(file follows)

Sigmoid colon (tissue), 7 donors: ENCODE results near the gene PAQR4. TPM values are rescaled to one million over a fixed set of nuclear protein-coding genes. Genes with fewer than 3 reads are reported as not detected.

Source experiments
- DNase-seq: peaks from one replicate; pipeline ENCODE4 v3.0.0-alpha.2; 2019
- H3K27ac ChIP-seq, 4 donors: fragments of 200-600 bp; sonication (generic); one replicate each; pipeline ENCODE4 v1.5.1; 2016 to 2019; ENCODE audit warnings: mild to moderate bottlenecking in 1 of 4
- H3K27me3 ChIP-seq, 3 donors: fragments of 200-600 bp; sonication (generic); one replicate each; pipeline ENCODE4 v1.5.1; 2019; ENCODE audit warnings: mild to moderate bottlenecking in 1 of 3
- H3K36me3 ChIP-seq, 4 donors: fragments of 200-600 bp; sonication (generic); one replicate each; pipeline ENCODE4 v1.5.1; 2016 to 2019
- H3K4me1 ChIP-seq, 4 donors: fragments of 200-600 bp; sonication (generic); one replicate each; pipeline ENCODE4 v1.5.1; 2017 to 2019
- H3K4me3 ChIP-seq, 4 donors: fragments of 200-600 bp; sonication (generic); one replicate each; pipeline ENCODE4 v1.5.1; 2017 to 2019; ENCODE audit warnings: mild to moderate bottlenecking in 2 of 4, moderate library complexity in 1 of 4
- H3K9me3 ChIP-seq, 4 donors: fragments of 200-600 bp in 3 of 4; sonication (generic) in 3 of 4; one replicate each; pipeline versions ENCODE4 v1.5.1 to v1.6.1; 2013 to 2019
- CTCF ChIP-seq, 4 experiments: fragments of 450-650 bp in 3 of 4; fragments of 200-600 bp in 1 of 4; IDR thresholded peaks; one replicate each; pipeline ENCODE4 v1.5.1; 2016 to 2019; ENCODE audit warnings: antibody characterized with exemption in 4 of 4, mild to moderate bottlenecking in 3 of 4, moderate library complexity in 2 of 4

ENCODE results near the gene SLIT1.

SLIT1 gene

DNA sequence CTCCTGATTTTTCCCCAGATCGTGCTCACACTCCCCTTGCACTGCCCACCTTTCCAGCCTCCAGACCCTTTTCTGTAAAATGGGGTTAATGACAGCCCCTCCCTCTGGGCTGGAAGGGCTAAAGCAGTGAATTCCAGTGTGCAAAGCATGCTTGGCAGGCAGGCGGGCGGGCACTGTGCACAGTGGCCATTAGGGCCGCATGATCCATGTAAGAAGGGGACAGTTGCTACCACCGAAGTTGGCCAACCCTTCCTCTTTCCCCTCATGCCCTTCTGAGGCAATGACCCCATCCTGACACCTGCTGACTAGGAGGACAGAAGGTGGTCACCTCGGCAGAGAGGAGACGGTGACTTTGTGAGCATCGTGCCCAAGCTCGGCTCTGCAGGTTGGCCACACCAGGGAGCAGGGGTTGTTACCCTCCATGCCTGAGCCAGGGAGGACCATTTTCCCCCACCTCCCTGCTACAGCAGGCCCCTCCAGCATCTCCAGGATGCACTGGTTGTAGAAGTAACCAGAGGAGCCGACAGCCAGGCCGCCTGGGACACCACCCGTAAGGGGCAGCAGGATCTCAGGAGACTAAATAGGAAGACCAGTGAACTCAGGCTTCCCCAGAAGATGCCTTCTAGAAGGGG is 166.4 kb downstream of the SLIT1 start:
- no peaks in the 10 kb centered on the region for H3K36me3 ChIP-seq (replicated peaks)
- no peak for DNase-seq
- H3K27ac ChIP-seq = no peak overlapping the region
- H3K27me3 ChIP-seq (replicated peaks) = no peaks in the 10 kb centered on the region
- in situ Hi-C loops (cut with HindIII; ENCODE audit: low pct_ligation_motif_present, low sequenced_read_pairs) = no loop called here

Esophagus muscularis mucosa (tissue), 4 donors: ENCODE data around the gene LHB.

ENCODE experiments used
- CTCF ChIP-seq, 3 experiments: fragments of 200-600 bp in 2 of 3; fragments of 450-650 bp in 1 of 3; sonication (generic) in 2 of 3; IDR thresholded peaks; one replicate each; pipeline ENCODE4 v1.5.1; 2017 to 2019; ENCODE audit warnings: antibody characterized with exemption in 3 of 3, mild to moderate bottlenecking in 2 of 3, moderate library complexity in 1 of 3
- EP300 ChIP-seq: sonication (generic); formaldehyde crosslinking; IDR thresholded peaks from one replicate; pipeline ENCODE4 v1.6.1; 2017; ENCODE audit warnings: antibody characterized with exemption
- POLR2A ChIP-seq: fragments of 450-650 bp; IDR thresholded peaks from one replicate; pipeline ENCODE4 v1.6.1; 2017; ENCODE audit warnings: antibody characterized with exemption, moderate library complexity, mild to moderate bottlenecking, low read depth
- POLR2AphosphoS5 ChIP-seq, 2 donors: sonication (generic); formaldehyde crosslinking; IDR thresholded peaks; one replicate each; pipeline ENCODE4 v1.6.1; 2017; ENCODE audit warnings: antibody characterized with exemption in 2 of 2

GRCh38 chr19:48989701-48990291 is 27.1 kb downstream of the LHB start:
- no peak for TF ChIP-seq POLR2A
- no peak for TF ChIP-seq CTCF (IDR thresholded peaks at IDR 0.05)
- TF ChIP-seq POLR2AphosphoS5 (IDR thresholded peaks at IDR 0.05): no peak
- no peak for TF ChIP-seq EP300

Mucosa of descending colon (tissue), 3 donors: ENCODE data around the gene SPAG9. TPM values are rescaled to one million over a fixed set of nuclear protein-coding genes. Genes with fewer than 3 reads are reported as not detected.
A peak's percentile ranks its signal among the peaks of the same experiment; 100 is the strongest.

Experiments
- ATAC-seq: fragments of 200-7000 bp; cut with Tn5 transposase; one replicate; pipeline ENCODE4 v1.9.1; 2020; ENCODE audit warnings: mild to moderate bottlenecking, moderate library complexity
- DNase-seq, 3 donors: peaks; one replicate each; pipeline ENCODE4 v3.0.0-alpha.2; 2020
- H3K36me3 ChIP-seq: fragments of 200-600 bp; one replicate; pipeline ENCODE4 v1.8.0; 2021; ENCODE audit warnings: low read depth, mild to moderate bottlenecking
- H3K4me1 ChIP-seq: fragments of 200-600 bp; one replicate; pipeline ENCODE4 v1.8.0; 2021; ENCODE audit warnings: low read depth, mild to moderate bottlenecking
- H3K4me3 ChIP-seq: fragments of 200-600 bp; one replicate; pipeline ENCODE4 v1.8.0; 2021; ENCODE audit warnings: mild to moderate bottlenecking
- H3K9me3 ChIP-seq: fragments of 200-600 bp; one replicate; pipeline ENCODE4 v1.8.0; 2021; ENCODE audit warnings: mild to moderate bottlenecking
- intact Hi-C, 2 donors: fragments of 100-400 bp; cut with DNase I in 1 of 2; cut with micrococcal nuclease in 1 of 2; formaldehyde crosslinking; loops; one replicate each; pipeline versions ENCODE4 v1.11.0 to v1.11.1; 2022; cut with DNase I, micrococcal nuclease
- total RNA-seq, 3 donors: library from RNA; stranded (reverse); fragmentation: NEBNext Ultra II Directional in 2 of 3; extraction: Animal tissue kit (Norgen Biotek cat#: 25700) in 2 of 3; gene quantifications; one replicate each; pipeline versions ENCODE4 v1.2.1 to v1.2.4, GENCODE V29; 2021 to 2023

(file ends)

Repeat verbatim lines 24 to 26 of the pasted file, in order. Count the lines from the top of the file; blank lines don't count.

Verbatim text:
- POLR2AphosphoS5 ChIP-seq, 2 donors: sonication (generic); formaldehyde crosslinking; IDR thresholded peaks; one replicate each; pipeline ENCODE4 v1.6.1; 2017; ENCODE audit warnings: antibody characterized with exemption in 2 of 2

GRCh38 chr19:48989701-48990291 is 27.1 kb downstream of the LHB start:
- no peak for TF ChIP-seq POLR2A